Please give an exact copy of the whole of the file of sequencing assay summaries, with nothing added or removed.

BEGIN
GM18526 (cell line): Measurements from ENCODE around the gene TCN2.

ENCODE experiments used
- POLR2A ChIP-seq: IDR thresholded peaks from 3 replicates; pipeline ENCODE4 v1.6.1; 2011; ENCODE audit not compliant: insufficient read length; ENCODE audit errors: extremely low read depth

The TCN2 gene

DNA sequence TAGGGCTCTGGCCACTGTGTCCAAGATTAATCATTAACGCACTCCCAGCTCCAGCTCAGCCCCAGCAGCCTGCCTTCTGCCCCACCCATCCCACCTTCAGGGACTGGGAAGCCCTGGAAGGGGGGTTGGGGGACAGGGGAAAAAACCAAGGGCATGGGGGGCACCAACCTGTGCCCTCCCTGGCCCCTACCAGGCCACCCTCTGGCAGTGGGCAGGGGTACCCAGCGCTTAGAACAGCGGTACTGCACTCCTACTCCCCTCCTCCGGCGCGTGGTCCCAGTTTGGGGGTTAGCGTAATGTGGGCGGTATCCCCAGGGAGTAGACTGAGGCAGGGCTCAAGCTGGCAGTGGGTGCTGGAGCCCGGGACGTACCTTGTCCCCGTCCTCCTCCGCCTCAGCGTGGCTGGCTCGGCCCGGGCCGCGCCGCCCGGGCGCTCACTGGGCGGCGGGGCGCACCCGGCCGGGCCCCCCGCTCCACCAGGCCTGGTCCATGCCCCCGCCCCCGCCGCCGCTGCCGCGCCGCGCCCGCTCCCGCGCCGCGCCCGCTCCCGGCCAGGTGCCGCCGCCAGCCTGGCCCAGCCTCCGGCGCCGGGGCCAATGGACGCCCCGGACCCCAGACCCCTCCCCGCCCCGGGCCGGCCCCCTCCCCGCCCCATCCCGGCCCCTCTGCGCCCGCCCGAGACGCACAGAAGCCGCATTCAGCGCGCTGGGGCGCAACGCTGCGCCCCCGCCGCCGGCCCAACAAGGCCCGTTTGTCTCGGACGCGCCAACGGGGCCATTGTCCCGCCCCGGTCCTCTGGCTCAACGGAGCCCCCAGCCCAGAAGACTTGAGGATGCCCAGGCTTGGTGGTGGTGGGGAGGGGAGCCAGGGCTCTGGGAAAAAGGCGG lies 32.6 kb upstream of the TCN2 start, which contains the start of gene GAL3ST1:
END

GM18526 (cell line): Measurements from ENCODE around the gene TCN2.

ENCODE experiments used
- POLR2A ChIP-seq: IDR thresholded peaks from 3 replicates; pipeline ENCODE4 v1.6.1; 2011; ENCODE audit not compliant: insufficient read length; ENCODE audit errors: extremely low read depth

The TCN2 gene

DNA sequence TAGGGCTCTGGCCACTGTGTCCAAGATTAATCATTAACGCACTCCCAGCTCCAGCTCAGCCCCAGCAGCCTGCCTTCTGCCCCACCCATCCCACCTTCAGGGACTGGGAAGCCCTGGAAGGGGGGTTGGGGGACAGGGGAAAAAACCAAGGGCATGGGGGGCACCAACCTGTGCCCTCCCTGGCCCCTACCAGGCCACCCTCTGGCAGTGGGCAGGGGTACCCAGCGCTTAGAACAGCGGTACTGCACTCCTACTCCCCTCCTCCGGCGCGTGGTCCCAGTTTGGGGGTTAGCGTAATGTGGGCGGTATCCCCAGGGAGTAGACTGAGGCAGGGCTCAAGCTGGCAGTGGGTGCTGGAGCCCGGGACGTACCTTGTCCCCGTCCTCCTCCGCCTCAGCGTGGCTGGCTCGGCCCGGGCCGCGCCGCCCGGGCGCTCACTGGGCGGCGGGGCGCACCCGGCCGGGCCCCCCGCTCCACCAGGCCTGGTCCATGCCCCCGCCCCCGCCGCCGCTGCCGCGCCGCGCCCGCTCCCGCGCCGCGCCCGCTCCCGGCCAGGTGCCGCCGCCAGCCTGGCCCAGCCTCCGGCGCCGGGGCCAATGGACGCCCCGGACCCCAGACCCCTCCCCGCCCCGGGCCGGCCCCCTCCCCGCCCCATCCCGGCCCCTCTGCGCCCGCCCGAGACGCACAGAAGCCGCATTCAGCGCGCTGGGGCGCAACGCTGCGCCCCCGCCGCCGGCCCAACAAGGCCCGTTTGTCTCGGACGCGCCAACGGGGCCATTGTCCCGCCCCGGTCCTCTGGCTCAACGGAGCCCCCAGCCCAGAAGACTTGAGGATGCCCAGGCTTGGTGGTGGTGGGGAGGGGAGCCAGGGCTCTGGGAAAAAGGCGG lies 32.6 kb upstream of the TCN2 start, which contains the start of gene GAL3ST1: